Diabetic Leg Pain
Diabetes is a condition which occurs when the pancreas is unable to make enough insulin, or the body’s cells are unable to use insulin effectively. This leads to increased blood sugar levels, which can cause many different complications over time. One of the most common complications of diabetes is leg and foot pain.
What Is Diabetic Leg Pain?
Diabetic leg pain is usually due to a condition known as peripheral neuropathy. The word ‘peripheral’ means affecting the arms or legs, and the word ‘neuropathy’ means nerve damage.
The nerves are responsible for relaying messages from the surface of the skin to the brain, and back to the muscles allowing them to move. When the nerves are damaged, these messages are interrupted, resulting in altered sensation, loss of mobility, and pain.
There are many different types of neuropathy. In diabetic leg pain, the most common types are sensory neuropathy, which affects the nerves responsible for sensation, and motor neuropathy, which affects the nerves responsible for movement. It is not uncommon for people with diabetes to have neuropathy which affects both the sensory and motor nerves.
Causes of Diabetic Leg Pain
Peripheral neuropathy happens when the nerves are damaged, changing the way that they communicate with the brain.
In diabetes, this is thought to happen as a result of high blood sugar and increased levels of fats called triglycerides. Over time, the nerves themselves become damaged, leading to symptoms such as leg and foot pain.
The risk of peripheral neuropathy is higher in people who have had diabetes for a long time, usually those over the age of 40. It is also more likely to affect people who smoke or drink large amounts of alcohol.
Symptoms of Diabetic Leg Pain
The symptoms of peripheral neuropathy can range from mild to severe and can vary depending on whether the sensory or motor nerves are being affected.
Some of the most common symptoms of diabetic leg pain may include:
- Sharp pains or cramps in the legs or feet
- Increased sensitivity, even to very light pressure
- Burning, tingling, or ‘pins and needles’ in the legs and feet
- Numbness in the legs or feet
- Reduced sensitivity to temperature changes
- Muscle weakness
- Loss of balance or coordination
- Difficulty lifting the foot
Although peripheral neuropathy can cause pain, it can also have the opposite effect, causing a loss of sensation, especially in the feet. This symptom is potentially very serious, as you may not notice if your feet have been injured in some way. With peripheral neuropathy, even a tiny blister can easily turn into an ulcer which is difficult to heal and may become infected. In extreme cases, this can develop into gangrene, which causes the surrounding tissue to die. If left untreated, this can lead to the loss of a toe, foot, or leg.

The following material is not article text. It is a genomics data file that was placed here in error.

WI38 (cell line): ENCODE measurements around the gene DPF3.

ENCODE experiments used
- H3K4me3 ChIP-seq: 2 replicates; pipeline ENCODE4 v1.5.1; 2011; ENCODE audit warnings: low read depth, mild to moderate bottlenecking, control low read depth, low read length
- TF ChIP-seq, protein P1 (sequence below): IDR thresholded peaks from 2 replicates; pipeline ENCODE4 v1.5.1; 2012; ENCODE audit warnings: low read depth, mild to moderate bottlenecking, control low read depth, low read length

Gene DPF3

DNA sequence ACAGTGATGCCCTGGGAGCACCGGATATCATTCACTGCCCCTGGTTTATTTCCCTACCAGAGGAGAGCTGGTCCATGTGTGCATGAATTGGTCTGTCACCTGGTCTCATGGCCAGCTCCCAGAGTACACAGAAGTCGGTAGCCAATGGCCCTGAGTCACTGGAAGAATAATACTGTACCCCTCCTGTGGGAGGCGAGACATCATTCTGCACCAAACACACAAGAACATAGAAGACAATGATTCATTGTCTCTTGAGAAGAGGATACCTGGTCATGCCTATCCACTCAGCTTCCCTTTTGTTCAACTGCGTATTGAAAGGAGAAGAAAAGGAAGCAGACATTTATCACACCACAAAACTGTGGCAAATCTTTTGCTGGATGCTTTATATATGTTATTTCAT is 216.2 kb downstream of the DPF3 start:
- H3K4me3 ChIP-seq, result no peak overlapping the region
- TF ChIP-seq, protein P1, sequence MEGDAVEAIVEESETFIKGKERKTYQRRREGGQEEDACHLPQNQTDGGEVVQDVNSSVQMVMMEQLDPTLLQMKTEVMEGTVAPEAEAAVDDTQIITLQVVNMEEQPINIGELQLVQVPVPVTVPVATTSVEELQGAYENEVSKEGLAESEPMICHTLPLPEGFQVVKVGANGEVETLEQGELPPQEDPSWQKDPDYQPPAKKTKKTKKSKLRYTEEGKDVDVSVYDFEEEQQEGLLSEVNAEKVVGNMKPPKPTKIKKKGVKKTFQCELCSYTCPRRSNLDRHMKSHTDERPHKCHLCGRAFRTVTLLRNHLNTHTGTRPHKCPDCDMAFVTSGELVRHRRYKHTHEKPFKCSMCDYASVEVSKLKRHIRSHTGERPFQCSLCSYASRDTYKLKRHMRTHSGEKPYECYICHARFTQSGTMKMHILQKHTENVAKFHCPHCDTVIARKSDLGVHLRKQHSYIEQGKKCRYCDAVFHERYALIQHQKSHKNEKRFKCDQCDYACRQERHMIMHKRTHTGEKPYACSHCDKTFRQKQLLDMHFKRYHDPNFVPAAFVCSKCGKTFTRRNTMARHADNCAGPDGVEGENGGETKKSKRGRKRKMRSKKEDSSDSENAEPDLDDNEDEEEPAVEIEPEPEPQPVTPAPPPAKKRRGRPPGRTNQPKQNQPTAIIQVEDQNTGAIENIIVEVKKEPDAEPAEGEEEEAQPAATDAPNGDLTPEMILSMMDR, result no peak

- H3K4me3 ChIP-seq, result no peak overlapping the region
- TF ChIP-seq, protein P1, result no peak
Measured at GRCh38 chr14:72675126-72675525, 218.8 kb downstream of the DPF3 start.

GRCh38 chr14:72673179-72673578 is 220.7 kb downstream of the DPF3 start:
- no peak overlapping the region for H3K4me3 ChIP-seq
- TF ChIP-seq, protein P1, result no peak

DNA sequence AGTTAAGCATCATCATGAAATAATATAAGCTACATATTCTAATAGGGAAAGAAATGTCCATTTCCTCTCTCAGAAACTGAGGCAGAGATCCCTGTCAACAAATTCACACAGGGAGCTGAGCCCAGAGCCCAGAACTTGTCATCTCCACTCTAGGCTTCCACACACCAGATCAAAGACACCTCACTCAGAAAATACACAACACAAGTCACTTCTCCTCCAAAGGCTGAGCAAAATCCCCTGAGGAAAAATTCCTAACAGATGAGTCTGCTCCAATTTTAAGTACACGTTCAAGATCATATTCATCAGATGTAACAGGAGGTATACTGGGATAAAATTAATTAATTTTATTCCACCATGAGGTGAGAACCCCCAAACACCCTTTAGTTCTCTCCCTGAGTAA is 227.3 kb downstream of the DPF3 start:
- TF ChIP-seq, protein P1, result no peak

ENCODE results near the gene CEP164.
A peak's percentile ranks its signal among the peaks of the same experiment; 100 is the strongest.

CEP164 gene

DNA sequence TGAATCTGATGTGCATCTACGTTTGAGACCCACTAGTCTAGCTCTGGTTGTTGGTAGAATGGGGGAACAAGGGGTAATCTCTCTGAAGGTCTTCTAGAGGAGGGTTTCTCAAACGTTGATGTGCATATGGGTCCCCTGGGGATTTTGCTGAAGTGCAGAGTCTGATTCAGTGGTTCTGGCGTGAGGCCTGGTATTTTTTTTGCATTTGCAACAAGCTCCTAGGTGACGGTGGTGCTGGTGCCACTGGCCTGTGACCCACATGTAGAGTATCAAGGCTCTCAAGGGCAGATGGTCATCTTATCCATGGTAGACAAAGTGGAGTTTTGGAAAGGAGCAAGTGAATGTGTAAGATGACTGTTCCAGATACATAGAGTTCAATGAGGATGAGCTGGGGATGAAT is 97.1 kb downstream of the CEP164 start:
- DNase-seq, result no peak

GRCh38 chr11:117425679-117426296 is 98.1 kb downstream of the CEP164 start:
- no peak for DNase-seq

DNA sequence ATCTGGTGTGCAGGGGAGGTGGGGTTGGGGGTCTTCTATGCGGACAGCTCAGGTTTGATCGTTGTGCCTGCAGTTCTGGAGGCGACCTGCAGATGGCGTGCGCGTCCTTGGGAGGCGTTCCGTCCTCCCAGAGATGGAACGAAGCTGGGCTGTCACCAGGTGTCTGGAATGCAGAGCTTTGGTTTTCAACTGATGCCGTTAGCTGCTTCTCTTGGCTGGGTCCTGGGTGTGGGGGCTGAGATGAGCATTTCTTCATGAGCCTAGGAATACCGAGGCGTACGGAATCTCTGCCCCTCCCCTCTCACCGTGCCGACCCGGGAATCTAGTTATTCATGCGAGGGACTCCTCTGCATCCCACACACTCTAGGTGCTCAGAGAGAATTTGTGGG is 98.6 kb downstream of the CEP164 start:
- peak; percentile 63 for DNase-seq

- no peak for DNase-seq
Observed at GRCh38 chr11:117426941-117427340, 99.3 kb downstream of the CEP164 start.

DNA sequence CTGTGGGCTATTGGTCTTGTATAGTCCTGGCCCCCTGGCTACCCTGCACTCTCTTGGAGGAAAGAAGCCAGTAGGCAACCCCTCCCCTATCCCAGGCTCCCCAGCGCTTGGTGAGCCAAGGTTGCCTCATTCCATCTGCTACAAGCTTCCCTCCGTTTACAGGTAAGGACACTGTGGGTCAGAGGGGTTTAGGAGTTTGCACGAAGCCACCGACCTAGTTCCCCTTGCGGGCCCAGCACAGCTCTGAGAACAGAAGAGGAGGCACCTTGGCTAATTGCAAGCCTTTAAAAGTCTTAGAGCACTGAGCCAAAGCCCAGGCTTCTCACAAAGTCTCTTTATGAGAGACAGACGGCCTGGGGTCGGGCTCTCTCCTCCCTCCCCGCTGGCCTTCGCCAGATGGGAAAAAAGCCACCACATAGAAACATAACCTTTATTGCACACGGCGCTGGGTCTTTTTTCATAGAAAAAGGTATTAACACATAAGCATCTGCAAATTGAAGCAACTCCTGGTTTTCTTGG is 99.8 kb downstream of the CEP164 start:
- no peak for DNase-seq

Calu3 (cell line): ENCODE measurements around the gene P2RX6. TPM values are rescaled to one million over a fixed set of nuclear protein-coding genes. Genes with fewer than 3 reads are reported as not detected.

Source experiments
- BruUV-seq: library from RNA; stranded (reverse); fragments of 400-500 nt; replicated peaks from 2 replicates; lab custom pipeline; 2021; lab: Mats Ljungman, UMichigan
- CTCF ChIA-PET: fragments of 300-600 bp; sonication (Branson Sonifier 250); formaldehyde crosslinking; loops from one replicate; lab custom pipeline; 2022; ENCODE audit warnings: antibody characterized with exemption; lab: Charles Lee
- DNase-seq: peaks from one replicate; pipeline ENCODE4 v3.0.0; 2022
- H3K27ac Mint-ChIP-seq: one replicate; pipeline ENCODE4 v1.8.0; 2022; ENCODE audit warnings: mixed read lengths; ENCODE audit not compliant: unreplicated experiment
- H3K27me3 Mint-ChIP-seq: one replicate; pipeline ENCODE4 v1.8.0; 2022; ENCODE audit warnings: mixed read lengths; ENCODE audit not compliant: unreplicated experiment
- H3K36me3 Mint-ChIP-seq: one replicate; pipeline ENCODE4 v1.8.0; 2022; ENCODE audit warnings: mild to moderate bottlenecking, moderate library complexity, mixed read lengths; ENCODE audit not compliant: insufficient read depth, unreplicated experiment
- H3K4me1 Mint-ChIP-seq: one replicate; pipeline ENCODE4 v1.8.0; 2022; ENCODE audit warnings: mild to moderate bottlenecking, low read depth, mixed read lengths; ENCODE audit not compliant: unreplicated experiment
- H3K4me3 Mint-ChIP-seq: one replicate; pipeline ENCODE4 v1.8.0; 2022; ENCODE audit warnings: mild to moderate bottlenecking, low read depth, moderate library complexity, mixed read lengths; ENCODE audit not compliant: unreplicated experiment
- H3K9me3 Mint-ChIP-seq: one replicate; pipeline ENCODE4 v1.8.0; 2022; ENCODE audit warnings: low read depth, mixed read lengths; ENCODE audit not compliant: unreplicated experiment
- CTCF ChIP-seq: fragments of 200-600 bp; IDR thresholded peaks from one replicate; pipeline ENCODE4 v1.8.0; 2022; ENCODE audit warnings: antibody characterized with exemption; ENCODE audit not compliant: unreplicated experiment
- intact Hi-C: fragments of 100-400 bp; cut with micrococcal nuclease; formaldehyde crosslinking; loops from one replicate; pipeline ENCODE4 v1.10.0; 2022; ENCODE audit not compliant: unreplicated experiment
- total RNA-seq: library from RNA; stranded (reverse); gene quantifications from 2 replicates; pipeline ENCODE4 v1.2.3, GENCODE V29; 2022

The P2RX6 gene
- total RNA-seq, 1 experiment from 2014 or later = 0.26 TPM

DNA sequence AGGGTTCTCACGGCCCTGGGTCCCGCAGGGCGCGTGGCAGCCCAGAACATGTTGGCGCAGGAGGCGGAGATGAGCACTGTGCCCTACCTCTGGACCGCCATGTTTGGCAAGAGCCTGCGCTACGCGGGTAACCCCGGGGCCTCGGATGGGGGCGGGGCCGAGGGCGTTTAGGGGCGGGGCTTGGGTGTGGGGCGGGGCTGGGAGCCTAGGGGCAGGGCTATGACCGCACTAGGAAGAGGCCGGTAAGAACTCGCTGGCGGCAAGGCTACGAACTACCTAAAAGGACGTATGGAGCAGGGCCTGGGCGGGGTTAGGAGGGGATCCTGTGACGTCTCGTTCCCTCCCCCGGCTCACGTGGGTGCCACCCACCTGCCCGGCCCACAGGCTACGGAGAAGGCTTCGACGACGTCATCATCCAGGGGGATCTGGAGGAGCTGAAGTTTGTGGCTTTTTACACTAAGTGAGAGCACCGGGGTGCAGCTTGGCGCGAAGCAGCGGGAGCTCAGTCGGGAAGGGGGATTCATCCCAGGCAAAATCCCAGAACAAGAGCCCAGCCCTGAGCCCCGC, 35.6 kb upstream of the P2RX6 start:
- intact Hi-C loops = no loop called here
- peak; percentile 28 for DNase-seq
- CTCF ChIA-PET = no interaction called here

Another problem which may occur as a result of peripheral neuropathy is a condition known as Charcot's joint. This occurs when one of the bones in the feet gets broken, but is not noticed due to reduced sensation or numbness. In this situation, the bone may heal abnormally, leading to deformities and pain.
Knowing how trigger finger and diabetes are related can help with treatment plans. Here is everything you need to know about coping with this symptom.
Treatment for Diabetic Leg Pain
If you have diabetes, you can reduce your chances of developing peripheral neuropathy by maintaining a healthy lifestyle and keeping your blood sugar, blood pressure, and cholesterol within your target range. Stick to the nutritional guidelines provided by your dietician, take any medication as prescribed, do not smoke, and keep alcohol consumption to a minimum.
If you are already suffering from diabetic leg pain, there are also many options for managing your symptoms.
If you have mild to moderate pain, you may be able to control it using over-the-counter medications such as acetaminophen and ibuprofen.
If your pain is more severe, your physician can prescribe stronger painkillers such as tramadol. However, you should avoid taking these for long periods due to the risk of side effects and dependence.
Other medications which can be used to treat peripheral neuropathy include antidepressants such as amitriptyline and duloxetine, and anti-seizure medications such as pregabalin.
If you are suffering from any type of pain, it is a good idea to attend regular physical therapy sessions to maintain muscle tone and keep your joints mobile. Exercises such as walking and using a stationary bike can also help to improve your circulation and reduce pain.
Some people find therapies such as massage and acupuncture useful as a way to relax and manage pain. If you suffer from leg pain at night, you can use a bed cradle which is specially designed to keep your bedding away from your legs and reduce discomfort.
There are several supplements which may be useful in treating diabetic neuropathy, although the evidence for these is limited. Some of the most commonly used supplements for diabetic leg pain include alpha-lipoic acid (ALA), vitamin B12, and vitamin D.
Talk to your physician before starting any of these supplements to ensure that they are suitable for you.
The Bottom Line...
Last but not least, if you have diabetes, it is essential that you pay close attention to your foot health. Prevent ulcers and infections from developing by checking your feet daily, and reporting any changes to your physician.
You should always keep your feet and socks clean and dry, trim your nails carefully, and wear comfortable, cushioned shoes. It is also advisable to visit a podiatrist at least once a year to have your feet checked over professionally.